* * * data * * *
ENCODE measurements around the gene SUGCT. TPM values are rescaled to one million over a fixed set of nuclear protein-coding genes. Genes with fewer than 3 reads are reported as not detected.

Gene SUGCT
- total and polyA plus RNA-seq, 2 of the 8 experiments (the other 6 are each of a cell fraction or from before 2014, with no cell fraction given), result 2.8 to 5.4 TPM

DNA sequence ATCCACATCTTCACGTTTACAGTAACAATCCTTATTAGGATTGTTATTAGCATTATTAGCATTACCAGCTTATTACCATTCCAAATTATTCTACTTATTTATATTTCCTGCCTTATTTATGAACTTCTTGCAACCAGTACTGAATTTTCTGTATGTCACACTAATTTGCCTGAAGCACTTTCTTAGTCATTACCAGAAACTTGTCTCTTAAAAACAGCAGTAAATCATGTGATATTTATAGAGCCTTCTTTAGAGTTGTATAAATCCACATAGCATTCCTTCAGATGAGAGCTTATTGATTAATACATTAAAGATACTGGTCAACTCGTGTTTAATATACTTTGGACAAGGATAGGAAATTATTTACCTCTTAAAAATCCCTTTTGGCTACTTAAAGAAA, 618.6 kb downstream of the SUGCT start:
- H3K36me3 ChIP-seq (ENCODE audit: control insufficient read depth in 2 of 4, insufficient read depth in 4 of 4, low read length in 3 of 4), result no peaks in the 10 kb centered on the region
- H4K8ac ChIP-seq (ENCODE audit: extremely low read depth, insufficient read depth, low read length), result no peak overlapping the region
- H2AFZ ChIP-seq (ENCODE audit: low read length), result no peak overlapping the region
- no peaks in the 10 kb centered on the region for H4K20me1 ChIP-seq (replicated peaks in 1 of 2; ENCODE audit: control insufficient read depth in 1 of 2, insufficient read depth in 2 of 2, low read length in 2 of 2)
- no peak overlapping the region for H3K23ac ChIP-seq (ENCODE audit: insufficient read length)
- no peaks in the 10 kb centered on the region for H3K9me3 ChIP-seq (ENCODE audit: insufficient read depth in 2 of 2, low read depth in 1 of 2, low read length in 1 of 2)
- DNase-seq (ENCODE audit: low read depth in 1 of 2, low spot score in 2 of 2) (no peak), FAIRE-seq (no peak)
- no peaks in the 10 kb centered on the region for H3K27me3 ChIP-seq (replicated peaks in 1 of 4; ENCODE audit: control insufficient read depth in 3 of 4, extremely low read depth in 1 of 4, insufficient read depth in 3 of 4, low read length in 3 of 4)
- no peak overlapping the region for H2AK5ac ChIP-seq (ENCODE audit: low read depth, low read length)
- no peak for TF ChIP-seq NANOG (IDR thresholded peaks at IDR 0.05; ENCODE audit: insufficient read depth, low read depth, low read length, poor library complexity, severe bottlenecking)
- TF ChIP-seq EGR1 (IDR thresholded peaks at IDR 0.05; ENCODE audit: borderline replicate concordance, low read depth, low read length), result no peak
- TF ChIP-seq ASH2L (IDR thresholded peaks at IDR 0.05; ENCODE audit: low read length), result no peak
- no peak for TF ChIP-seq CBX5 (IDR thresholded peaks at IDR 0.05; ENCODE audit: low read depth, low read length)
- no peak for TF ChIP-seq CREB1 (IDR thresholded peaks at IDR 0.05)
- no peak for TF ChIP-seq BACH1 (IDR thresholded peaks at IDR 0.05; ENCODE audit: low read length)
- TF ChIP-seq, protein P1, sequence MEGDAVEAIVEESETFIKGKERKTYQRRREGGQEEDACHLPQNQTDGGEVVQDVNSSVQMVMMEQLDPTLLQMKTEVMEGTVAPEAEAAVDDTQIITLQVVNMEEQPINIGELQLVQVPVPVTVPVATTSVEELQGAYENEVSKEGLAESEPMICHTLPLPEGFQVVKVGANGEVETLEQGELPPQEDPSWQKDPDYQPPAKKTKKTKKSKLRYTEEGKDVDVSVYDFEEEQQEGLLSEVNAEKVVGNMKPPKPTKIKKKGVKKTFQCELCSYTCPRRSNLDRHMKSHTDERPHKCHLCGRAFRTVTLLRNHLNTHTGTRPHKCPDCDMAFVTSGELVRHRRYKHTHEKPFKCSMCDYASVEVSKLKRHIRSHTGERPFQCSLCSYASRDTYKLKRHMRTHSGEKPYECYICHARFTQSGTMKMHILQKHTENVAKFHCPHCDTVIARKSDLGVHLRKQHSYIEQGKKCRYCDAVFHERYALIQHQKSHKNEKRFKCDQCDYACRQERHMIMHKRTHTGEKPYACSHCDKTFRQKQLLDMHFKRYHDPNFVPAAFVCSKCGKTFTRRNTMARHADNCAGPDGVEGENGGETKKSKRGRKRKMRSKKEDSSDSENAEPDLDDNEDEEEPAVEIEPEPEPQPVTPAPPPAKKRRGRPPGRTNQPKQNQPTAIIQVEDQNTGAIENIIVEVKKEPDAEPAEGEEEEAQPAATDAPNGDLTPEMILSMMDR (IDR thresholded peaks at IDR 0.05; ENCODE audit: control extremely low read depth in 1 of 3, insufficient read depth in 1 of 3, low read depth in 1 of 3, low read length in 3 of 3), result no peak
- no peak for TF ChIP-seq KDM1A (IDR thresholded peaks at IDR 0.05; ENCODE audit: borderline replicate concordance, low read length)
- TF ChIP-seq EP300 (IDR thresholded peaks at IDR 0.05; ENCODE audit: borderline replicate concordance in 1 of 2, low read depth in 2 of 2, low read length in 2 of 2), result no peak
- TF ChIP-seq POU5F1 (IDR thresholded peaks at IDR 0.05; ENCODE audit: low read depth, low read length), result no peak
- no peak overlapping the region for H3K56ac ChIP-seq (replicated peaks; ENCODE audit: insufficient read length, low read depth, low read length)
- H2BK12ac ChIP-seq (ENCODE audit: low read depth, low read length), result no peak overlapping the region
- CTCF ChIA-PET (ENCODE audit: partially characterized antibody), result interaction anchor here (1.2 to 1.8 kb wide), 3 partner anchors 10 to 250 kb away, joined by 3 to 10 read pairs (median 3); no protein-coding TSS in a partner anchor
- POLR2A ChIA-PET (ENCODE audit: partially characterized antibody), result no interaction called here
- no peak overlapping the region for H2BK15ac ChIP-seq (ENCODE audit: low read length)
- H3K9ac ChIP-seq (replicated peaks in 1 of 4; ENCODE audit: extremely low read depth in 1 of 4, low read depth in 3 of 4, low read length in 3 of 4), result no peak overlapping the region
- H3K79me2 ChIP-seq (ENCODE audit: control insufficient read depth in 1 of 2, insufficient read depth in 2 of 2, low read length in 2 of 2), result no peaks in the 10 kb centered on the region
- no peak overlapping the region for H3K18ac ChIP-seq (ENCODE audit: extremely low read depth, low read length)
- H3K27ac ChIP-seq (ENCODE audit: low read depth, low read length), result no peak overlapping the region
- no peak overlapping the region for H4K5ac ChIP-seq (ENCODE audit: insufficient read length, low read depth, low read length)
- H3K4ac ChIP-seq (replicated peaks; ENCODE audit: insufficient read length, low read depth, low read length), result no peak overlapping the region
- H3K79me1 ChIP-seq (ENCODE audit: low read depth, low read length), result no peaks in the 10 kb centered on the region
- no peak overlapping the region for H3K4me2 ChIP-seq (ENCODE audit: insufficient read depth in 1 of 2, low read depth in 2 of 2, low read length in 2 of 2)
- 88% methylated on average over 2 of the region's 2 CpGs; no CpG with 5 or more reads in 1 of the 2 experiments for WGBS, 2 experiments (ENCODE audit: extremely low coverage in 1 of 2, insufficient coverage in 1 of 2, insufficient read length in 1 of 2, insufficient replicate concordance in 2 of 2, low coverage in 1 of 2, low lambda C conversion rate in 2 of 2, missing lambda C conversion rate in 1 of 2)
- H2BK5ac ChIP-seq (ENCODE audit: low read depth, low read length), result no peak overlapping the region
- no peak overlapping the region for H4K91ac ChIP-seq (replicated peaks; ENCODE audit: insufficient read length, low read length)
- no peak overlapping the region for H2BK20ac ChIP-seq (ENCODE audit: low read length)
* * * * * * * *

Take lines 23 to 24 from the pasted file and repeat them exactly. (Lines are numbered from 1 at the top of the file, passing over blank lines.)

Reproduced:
- TF ChIP-seq POU5F1 (IDR thresholded peaks at IDR 0.05; ENCODE audit: low read depth, low read length), result no peak
- no peak overlapping the region for H3K56ac ChIP-seq (replicated peaks; ENCODE audit: insufficient read length, low read depth, low read length)